The weather on the East Coast is lousy today. It has been lousy for weeks (feels like months) now. I’m very tempted to hold a pity party as my efforts to enjoy the backyard are thwarted at every turn. Even the most heartless among us would let out a giant guffaw at my moaning about the weather in the Northeast.
My heart breaks for the people of Joplin, MO and the victims of so many other tornadoes and flooding throughout the central United States. My husband wondered aloud this morning if the current spate of natural disasters were worse or more numerous than usual. I answered him as any amateur history major might - - we need to look at the very long-term trends to determine if these are anomalies or simply a part of a cycle. My children will tell me that it is a sign of global climate change. Perhaps. Whatever the cause, the more important question is “what to do?”. These are massive, horrible disasters, and we naturally feel helpless in the face of them. We need to tackle them by the means I have long advocated . . . . small simple steps to lasting change.
Skeptical? Of course you are. But, let me try to inspire you by the examples of women who are making a difference and see if there’s a tidbit of their work or inspiration that will cause you to do just one thing more to help. BTW, I seem to be on a water theme today . . . maybe the rain again.
1. The Daily Green, an online blog site, published their 2011 Rachel Carson Award Winners. Sigourney Weaver and Maya Lin (best known for her Vietnam Memorial in Washington, D.C.) may have a more substantial stage on which to stand than either you or I do, but there are small steps in their work that we each can follow and make our own. I love what Maya Lin says about her early inspiration: She was inspired, she said, early in her life by the idea that humans stand alone among species for our ability to destroy, or to save, other species.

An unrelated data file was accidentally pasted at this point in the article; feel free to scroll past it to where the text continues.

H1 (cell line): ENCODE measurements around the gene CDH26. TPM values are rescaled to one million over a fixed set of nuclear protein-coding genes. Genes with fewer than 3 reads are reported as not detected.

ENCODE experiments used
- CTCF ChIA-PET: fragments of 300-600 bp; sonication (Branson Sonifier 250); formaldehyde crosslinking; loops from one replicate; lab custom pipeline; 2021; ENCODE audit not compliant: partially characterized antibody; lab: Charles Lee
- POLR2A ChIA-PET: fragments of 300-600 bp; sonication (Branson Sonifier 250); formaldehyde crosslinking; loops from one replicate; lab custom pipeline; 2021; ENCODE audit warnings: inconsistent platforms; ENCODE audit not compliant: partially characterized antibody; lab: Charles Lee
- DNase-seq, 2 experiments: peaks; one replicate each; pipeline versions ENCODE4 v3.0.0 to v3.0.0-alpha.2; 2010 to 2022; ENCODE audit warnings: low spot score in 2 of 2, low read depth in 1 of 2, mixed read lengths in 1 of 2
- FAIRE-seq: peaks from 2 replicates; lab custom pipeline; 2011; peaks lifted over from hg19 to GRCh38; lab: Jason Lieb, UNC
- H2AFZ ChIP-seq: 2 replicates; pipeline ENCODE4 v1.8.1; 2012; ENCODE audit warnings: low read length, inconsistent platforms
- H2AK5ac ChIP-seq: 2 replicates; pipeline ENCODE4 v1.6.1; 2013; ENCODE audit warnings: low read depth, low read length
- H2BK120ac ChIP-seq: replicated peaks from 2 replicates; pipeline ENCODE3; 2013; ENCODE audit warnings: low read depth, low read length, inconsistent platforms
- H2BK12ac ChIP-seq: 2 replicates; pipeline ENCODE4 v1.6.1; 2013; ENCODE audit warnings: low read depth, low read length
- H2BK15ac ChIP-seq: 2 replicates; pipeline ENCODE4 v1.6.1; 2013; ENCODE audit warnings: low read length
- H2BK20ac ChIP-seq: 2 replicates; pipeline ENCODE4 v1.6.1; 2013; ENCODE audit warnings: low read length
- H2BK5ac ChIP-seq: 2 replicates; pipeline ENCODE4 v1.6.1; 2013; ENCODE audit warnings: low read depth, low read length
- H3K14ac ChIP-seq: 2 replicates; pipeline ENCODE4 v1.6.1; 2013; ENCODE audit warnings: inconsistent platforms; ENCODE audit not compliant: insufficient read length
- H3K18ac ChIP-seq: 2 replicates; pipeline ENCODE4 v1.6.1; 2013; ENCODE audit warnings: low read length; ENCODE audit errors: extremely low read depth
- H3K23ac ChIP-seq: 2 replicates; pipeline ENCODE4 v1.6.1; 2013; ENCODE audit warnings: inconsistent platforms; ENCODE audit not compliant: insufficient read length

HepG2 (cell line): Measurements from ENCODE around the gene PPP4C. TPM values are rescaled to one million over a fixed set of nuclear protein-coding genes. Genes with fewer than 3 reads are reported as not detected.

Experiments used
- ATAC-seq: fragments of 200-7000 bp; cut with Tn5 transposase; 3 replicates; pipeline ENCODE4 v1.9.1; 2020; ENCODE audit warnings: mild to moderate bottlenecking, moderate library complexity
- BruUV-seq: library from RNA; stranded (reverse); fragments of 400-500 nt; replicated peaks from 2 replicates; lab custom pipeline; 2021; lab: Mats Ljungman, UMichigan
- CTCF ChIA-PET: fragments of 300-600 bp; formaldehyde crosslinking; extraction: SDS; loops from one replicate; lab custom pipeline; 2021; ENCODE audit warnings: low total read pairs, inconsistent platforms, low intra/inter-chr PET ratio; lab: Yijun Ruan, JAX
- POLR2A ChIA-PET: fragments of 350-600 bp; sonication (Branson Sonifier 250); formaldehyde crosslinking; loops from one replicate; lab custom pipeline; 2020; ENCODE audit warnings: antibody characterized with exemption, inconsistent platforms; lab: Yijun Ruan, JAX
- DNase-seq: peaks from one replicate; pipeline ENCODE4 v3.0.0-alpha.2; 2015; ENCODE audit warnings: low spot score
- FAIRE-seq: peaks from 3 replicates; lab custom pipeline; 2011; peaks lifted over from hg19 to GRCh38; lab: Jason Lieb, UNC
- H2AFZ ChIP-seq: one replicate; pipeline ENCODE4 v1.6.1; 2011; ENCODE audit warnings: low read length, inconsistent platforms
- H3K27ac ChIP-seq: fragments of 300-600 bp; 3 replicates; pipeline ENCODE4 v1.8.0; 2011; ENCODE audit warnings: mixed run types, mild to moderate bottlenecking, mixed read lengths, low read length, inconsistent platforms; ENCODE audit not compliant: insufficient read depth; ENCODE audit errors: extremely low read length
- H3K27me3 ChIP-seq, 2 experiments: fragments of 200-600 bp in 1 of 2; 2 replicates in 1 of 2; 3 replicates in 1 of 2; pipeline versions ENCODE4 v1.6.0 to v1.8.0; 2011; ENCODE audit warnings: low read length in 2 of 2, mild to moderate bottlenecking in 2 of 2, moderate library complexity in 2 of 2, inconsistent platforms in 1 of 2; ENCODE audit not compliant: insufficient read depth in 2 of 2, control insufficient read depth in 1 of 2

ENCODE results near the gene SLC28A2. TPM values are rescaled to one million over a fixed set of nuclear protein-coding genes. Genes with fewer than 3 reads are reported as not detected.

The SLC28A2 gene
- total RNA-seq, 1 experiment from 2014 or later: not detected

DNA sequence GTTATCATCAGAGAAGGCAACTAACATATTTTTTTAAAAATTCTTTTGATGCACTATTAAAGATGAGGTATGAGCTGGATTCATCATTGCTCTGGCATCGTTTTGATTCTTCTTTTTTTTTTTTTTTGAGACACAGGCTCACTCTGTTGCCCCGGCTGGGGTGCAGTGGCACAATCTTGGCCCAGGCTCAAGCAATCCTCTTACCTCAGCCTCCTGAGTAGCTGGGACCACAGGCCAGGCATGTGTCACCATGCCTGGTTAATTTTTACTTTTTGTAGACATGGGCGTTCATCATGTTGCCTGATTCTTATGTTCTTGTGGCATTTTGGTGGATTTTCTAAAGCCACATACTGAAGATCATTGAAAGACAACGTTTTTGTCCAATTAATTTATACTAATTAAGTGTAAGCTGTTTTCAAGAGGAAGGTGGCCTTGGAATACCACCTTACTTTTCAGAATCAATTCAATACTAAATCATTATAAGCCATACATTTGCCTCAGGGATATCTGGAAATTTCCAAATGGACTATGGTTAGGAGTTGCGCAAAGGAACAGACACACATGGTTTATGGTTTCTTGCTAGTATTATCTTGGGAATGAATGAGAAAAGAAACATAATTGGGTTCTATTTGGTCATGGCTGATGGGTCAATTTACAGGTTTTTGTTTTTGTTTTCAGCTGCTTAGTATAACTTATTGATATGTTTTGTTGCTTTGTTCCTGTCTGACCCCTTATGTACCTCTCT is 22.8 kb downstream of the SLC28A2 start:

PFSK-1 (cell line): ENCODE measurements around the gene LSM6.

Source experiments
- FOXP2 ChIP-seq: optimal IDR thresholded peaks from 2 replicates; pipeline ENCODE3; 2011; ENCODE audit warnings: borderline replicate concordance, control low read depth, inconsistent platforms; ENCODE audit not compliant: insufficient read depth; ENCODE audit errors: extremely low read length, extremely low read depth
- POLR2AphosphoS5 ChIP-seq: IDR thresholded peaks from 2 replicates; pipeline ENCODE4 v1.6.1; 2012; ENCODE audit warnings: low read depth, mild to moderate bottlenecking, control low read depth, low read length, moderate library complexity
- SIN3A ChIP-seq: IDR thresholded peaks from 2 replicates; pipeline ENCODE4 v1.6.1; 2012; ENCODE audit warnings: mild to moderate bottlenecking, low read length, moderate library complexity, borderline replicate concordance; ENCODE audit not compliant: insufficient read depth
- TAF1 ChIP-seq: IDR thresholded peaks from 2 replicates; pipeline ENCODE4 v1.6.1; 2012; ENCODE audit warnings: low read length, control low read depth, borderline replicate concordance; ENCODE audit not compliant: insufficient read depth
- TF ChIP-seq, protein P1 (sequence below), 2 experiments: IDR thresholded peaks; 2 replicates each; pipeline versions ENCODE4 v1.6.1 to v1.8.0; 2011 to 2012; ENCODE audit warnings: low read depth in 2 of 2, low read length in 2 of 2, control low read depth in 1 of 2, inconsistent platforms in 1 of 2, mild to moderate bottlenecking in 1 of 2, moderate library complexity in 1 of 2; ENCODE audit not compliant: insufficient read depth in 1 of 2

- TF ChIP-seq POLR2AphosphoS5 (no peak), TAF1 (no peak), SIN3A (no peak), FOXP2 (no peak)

2. Wish Upon a Hero is just one way that individuals are trying to make a difference to the citizens of Joplin, MO. Check out this site and others to see how you can help or how you can use the power of the internet and social media to make a difference.
3. Charity: Water. I stopped by my kids’ school last week and saw children as young as 7 carrying gallon milk jugs in each hand, filled with pond water. They walked in a line up to the pond to fill their bottles and then walked around campus, lugging the bottles, in the rain (did I mention, it’s been raining here?). I learned that they were taking part in a fundraiser, and rather than simply harass their parents for contributions, they were trying to get a better sense for the struggle of women in developing nations as they try to provide water to their families. They ended up raising enough money to fund the installation of 2 wells. At dinner that night, my children reported that women in Africa spend more time hauling water than the entire population of France works in one year. Charity: Water makes clean, safe drinking water available to people in developing nations. As our own Midwest nearly drowns under all the rainwater, it’s easy to forget that so many people throughout the world lack such a basic, life giving necessity.
4. Oprah’s favorite guest: One of Oprah’s last shows was dedicated to her favorite guests of all time. When she told the story of her favorite guest, Tererai Trent, I was again reminded to QUIT MY WHINING! (Actually, I’m not really a whiner, but read on). Tererai Trent was born very poor in Zimbabwe. She was married at age 11, uneducated, and had 3 children by the age of 18. From a very early age, she was determined to get an education and to make a better life for herself. Fast forward to 2011, Ms. Trent is living in the U.S. and has earned her PhD. She is now working to bring better education to children in Zimbabwe. You really have to read more about her or watch her interview with Oprah, and then tell me that you can’t do something you want to do. I dare you. The only way Ms. Trent got to where she is today is through small, simple steps and dedication.
There you have it. I haven’t answered the “what to do” question in the face of horrible natural disasters. Hopefully, you can look at these examples and others and realize that you can do anything. Just do it (sorry Nike)! My simple steps are usually focused on creating a better, healthier life for my family. And, I’ve gone a step further with Puristics products. In times like these, I need to take a few steps beyond my family and step out to help others. I’ve done a bit this week through Charity: Water, Heifer International and the outreach programs at my church. What will you do?
M'lou Arnett www.scerene.com
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